Album: Act V: Hymns with the Devil in Confessional by The Dear Hunter
Released: September 9th, 2016
The Dear Hunter was formed in 2005 after Casey Crescenzo was kicked out of his previous band, The Receiving End of Sirens. What was originally a side project while he was in TREOS, The Dear Hunter became Casey’s full-time project and he recorded the first album, Act I: The Lake South, The River North, almost entirely on his own with help from friends and family. Telling the tragic life story of boy a growing up at the end of the 19th century, the band released the first three acts in 2006, 2007, and 2009 before taking a departure with their 2011 release, The Color Spectrum. This collection contained nine four-song EPs; each individual EP corresponded to a color for a total of 36 songs of various genres and moods. The band followed up with another stand-alone release, Migrant, in 2013 before returning to release the fourth and fifth acts in 2015 and 2016 respectively. The Dear Hunter has released seven full-length albums in the eleven years since their first album, continues to tour, and released a new EP last month titled All is as All Should Be.
**Spoiler Alert – Story Details Ahead**
The Story and the Songs:
Taking on a darker tone than Act IV, Act V begins with the ethereal and angelic “Regress” before diving into the impatient industrialism of “The Moon / Awake” which, like “The Old Haunt” from Act IV, retraces the events of the previous album and Hunter’s dilemma; this track also carries a soaring chorus and triumphant ending. It is juxtaposed by the groovier “Cascade” which describes Hunter developing an opium addiction. In the wake of his drug-addled delirium, our protagonist wanders into the Church to hear a parable delivered by The Pimp and the Priest in “The Most Cursed of Hands / Who Am I”. This song has a western feel to it and tells the story of a gambler who tried to cheat the devil, only to find that he lost his soul in order to win the game (much like Hunter and The Pimp and the Priest). “The Revival” is another Avant-garde tune that features a catchy chorus, horn sections, and an underlying organ.
“The Revival” transitions into “Melpomene” which is Hunter’s love song to Miss Leading, with whom he has carried a clandestine affair while acting as mayor of The City. Things take a turn toward big band swing in “Mr. Usher (On His Way to Town)” which serves as a memorable character introduction with its jazz bar background noise and haunting refrain of “He’ll take you to the river”; this line calls back to the similar lyric, “Take me to the river”, from “The Pimp and the Priest” off of Act I. Exploring yet another genre, “The Haves Have Naught” showcases Hunter and Mr. Usher arguing about the futility of believing that people are good; this shift in sound is akin to a song from a Disney musical and features the band’s keyboardist, Gavin Castleton, on vocals. “Light” is an acoustic ballad from the perspective of Hunter as he expresses his wish for a better future for his son since he has decided to end things, once and for all, before sending the Wife and son away to the safety of the Lake and the River. “Gloria” is a straightforward rock track featuring punchy guitar riffs and a blistering guitar solo from Crescenzo.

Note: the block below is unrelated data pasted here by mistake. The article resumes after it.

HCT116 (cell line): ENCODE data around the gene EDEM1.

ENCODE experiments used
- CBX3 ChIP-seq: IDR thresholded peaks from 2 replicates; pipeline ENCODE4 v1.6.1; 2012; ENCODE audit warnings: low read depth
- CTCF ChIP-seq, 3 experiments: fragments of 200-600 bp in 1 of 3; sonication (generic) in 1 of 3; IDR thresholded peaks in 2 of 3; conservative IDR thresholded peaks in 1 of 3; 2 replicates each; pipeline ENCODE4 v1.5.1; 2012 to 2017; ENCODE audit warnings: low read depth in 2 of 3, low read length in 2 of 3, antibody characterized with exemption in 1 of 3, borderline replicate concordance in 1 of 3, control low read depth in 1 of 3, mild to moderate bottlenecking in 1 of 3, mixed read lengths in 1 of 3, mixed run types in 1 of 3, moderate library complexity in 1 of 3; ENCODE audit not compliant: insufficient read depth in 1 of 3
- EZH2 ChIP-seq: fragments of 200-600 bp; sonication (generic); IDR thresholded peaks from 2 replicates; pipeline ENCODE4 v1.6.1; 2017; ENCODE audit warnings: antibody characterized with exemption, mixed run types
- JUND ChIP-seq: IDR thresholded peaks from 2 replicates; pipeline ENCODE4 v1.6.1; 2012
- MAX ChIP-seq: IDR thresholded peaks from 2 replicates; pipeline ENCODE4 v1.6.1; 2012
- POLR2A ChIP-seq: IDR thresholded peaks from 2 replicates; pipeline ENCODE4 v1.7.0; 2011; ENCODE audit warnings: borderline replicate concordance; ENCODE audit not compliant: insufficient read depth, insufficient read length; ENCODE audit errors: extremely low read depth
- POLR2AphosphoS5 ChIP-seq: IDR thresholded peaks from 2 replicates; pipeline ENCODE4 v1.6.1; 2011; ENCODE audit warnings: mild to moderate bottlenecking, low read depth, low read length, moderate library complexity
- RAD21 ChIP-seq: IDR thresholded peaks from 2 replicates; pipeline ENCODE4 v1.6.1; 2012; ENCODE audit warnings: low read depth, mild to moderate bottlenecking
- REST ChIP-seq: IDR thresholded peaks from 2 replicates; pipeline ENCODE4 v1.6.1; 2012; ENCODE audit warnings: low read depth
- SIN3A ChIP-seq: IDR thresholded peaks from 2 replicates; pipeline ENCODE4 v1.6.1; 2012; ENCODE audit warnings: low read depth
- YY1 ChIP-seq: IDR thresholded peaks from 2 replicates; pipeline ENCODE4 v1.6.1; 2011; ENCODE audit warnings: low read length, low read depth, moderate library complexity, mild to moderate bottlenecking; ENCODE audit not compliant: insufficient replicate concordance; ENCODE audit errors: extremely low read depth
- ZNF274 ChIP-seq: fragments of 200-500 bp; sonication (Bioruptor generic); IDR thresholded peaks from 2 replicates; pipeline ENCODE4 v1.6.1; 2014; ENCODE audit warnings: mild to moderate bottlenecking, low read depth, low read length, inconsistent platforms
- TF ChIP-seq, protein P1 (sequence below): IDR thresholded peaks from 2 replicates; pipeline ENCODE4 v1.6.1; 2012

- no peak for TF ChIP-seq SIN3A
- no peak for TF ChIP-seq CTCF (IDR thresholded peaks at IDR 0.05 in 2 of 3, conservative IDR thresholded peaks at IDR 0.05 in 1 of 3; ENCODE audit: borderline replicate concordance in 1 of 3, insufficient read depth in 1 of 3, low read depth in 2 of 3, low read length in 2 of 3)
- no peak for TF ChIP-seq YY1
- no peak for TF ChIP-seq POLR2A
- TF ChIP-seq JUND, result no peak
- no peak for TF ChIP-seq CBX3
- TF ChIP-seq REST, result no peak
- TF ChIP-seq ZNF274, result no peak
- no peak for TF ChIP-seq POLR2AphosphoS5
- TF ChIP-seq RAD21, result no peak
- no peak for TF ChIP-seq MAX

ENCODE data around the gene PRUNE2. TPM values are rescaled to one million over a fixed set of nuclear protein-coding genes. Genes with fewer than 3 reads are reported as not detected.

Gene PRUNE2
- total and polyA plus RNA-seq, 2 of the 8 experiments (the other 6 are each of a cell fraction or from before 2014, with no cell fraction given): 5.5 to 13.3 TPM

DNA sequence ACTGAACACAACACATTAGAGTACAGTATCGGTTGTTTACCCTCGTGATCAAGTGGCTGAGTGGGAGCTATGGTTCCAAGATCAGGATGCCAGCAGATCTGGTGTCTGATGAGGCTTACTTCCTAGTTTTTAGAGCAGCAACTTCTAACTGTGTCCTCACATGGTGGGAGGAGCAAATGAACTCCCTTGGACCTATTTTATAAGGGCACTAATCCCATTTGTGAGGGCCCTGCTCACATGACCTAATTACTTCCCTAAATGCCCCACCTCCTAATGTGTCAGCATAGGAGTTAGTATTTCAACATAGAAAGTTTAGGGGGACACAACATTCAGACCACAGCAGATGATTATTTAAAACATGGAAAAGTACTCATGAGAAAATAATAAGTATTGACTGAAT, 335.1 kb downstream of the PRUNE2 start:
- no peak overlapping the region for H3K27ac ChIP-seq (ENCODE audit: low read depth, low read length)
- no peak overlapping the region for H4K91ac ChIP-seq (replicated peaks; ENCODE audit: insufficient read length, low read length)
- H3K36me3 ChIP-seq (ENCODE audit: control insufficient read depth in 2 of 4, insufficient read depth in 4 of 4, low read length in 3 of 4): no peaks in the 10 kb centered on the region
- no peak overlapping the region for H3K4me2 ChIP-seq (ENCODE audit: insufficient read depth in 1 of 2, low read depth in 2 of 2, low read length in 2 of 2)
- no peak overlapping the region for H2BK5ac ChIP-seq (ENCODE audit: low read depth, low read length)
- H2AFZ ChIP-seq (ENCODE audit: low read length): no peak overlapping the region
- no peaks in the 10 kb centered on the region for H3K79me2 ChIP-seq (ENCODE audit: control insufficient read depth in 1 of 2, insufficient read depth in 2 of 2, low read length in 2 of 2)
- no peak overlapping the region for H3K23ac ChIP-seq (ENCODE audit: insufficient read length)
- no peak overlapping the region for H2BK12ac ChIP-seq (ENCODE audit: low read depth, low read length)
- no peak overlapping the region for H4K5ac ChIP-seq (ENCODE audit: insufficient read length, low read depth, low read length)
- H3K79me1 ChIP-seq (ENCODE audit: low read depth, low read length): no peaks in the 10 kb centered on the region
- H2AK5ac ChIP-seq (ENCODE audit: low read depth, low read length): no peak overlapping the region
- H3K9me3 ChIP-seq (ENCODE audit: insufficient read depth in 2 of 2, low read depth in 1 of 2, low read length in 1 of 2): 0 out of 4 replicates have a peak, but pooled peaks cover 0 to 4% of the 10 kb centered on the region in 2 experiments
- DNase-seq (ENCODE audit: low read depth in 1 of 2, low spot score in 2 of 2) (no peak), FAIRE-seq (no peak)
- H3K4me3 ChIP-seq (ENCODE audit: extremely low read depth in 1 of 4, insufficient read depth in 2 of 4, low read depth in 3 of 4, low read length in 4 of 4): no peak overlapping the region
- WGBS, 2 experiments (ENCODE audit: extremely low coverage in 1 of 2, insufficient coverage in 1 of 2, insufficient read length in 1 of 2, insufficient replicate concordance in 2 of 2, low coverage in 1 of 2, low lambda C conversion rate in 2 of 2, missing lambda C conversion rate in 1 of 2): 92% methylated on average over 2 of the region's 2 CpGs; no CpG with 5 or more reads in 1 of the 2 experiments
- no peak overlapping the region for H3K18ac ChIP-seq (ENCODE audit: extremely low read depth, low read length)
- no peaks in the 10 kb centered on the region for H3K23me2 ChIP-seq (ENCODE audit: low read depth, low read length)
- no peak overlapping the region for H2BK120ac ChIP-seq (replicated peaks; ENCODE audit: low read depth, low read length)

The final five songs of the album create the climax of the story with plot points that herald the doom of many characters. In “The Flame (Is Gone)”, Mr. Usher convinces The Pimp and the Priest to kill Miss Leading in order to bring Hunter down. Her death is expressed musically at the end of the song when the melody from “Melpomene” plays in a minor key before leading into “The Fire (Remains).” Hunter finds Miss Leading’s body and decides to burn down the Church which leads into the reprise free-for-all of “The March.” As townspeople see the burning ruins of the Church, The Pimp and the Priest convinces them that Hunter has been deceiving them as a villain all along. This is a veritable Easter egg basket of musical motifs that leads into the last two songs. “Blood” is spilled when Hunter kills the Pimp and the Priest and seeks “A Beginning” by deciding to take his own life as penance for all of the bad things he has done. The song contains a variation of the “silver lining” lyric section in “The Moon/Awake,” but this time expresses hope and ends with the notes from “The River North,” creating a cliffhanger for Act VI.
Fans were stunned by Act V’s quick release, and it was explained that Act IV and Act V were recorded in the same sessions which allowed for the short amount of time between their releases. This also explains the similar production quality and speaks to the appropriate tones in each album since they carry their own individual emotional weight and themes. Though there is a note of finality to Act V, it is not the end of the story. In the release announcement for Act V, Casey addressed the fact that Act VI will not be like any of the previous acts since it won’t be a “rock album”. He has left fans in anticipation with his vague explanation, but the pieces of music we currently have are more than anyone could ask for. If you would like an aural list of many of the reprises in the albums, this YouTube video has compiled a number of them.
Please enjoy some song recommendations, a song from the album, and check out the band’s social media accounts below!
Song recommendations: “The Moon / Awake” , “The Most Cursed of Hands / Who Am I” , “Light” , “The March” , “A Beginning”
Previously: Act IV: Rebirth in Reprise
The images featured in this post can be found through the hyperlinks below.